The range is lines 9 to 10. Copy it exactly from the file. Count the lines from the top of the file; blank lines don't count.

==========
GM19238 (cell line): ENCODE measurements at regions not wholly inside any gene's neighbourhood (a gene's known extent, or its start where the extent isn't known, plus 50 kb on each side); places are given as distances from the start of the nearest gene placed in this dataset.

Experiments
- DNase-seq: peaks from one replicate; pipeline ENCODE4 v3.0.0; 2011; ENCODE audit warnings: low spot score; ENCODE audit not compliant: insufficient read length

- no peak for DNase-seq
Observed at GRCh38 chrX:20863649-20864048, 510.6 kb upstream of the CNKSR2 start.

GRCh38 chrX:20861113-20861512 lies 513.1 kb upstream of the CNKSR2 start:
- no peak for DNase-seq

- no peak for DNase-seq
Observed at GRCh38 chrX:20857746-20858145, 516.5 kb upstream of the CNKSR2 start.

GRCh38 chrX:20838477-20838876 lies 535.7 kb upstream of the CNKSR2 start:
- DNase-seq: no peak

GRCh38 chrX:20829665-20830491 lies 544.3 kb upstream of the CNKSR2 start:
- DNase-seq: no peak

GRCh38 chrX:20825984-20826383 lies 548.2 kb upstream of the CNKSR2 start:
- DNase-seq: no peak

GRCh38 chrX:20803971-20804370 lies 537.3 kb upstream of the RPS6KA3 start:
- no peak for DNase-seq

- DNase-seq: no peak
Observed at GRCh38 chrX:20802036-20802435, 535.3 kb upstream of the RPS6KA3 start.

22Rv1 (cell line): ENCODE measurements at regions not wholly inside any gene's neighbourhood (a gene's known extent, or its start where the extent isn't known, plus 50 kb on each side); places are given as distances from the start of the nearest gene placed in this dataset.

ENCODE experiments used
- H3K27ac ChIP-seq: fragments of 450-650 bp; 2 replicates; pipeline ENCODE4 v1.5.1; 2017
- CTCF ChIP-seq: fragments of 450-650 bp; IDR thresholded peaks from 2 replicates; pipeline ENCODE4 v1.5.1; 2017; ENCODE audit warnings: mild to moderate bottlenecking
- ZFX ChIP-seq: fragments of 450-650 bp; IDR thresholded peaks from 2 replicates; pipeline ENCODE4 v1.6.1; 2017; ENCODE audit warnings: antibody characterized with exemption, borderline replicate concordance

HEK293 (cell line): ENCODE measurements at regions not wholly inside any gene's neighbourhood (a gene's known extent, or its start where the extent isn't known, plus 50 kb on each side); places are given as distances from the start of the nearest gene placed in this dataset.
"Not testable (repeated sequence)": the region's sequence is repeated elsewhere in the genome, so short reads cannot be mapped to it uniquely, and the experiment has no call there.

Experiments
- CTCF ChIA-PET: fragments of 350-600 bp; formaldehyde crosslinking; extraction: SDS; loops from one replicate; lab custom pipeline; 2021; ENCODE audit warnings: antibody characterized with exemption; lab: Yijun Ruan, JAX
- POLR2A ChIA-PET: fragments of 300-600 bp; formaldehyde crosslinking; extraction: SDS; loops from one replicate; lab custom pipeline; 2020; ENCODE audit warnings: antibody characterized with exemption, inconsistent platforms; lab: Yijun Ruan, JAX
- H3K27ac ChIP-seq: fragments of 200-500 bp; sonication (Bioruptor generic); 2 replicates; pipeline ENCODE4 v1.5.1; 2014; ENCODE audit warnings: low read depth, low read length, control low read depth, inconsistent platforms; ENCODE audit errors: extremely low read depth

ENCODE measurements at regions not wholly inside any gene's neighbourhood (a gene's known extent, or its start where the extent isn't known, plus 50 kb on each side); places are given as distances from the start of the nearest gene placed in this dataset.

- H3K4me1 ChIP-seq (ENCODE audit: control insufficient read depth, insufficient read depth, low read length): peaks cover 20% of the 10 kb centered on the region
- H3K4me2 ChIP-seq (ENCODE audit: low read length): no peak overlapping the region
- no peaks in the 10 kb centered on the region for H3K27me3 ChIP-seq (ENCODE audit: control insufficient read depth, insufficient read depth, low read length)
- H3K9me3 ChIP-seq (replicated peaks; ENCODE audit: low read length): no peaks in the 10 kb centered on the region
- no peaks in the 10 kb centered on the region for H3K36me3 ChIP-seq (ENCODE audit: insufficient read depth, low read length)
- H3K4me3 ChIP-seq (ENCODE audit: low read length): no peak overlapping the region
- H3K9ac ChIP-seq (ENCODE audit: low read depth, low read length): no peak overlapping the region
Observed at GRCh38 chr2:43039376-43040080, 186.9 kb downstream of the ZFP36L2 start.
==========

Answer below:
Observed at GRCh38 chrX:20857746-20858145, 516.5 kb upstream of the CNKSR2 start.

GRCh38 chrX:20838477-20838876 lies 535.7 kb upstream of the CNKSR2 start: